More than 9.4 million Chinese students just sat for annual college entrance exams known as gaokao. The stakes are incredibly high, as admissions are largely based on exam scores. A high scorer streamlines his or her path toward a better education and better jobs — a low scorer may be destined for the opposite, made worse by shame.

Because the stakes are so high, cheating is a huge concern. Allegations of cheating rocked China in recent years. This year, Chinese authorities aren't playing around. Xinhua, the Chinese news agency, reported that cheating is now considered a criminal offense that could be punished with up to seven years in prison.

The new law apparently came into effect last November, and the most severe punishments would be reserved for those found to be engaging in the organizing of mass cheating or hiring others to sit state-level exams.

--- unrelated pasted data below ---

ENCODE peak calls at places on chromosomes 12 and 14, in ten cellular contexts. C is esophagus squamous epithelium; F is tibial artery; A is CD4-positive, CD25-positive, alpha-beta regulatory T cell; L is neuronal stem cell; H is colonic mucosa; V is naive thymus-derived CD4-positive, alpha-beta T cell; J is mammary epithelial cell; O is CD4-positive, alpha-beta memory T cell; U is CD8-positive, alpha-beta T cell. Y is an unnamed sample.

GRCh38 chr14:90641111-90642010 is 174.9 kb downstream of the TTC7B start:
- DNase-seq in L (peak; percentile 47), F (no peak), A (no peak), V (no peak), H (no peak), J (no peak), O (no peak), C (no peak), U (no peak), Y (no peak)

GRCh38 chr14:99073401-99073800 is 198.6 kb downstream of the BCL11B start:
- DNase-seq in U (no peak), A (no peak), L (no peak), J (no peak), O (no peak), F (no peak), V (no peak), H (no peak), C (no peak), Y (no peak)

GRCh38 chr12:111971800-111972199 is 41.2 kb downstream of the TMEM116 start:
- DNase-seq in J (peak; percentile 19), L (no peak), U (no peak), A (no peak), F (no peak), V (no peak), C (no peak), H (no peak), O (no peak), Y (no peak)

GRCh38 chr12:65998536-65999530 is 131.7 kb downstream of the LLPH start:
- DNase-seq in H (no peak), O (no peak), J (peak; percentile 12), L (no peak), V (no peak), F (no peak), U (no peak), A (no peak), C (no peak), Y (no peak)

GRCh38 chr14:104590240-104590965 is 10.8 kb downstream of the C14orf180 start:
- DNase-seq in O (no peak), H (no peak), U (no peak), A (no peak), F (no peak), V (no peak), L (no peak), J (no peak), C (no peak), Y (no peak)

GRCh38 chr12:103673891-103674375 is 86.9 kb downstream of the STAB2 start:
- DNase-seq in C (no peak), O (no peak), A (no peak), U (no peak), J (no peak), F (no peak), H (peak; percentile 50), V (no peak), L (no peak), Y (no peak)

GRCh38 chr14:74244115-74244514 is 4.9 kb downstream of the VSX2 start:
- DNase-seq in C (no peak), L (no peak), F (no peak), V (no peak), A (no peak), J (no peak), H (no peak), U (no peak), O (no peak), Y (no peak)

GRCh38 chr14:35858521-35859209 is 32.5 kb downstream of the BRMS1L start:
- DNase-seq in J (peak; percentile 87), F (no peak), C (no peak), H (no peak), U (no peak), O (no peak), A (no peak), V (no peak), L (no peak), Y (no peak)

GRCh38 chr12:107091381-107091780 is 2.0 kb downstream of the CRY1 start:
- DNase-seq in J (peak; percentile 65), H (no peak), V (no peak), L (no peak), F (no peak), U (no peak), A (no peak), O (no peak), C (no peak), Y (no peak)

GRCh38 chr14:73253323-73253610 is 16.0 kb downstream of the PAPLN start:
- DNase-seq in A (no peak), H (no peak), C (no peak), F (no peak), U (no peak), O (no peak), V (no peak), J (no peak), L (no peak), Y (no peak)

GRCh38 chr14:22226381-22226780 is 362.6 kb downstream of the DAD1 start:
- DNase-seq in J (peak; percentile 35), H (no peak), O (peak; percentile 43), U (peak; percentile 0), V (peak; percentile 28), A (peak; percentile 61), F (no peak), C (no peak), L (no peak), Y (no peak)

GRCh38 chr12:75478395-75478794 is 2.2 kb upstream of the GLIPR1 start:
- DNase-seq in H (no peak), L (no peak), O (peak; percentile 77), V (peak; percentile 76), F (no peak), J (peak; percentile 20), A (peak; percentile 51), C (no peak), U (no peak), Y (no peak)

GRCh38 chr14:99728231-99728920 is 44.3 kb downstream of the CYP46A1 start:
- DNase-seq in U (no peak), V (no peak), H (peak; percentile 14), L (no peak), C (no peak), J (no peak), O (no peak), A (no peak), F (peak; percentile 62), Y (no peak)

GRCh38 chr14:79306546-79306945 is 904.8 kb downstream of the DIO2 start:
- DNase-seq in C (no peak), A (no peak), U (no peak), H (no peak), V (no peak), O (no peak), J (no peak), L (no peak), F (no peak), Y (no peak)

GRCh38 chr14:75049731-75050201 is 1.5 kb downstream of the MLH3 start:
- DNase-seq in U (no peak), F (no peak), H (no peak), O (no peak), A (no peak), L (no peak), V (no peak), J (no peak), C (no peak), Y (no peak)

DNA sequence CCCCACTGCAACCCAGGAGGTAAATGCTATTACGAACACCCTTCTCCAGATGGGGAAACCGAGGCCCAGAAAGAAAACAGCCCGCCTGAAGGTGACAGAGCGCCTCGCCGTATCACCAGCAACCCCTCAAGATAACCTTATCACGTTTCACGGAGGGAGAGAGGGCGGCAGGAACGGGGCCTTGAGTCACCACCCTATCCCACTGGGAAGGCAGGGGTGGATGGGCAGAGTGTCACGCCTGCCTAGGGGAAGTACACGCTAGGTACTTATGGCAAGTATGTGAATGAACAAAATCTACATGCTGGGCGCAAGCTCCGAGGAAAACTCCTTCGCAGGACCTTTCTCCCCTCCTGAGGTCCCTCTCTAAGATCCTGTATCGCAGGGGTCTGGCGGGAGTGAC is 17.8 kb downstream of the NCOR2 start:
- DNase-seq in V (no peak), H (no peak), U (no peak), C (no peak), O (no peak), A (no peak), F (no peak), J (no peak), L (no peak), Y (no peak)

There were reports from all over China indicating that the police are now playing in active role in preventing cheating. Many were stationed at exam halls and were on the lookout for "suspicious behavior." In Beijing, an average of eight police officers were stationed at each exam hall. In some cities, students' shoes were being scanned before they entered testing locations.

Xinhua quoted parents who felt both positively and negatively about the new punishment law, but as one "educationalist" interviewed by the agency astutely noted, "To fully eliminate cheating, not only must the punishment be strengthened but also the admission system must be reformed."

The gaokao have been the be-all-end-all of the Chinese education system since the Cultural Revolution. Students delve into an incredibly consuming study period in the lead up to the June exams, and wealthier families often dole out thousands of dollars for coaching and prep courses.

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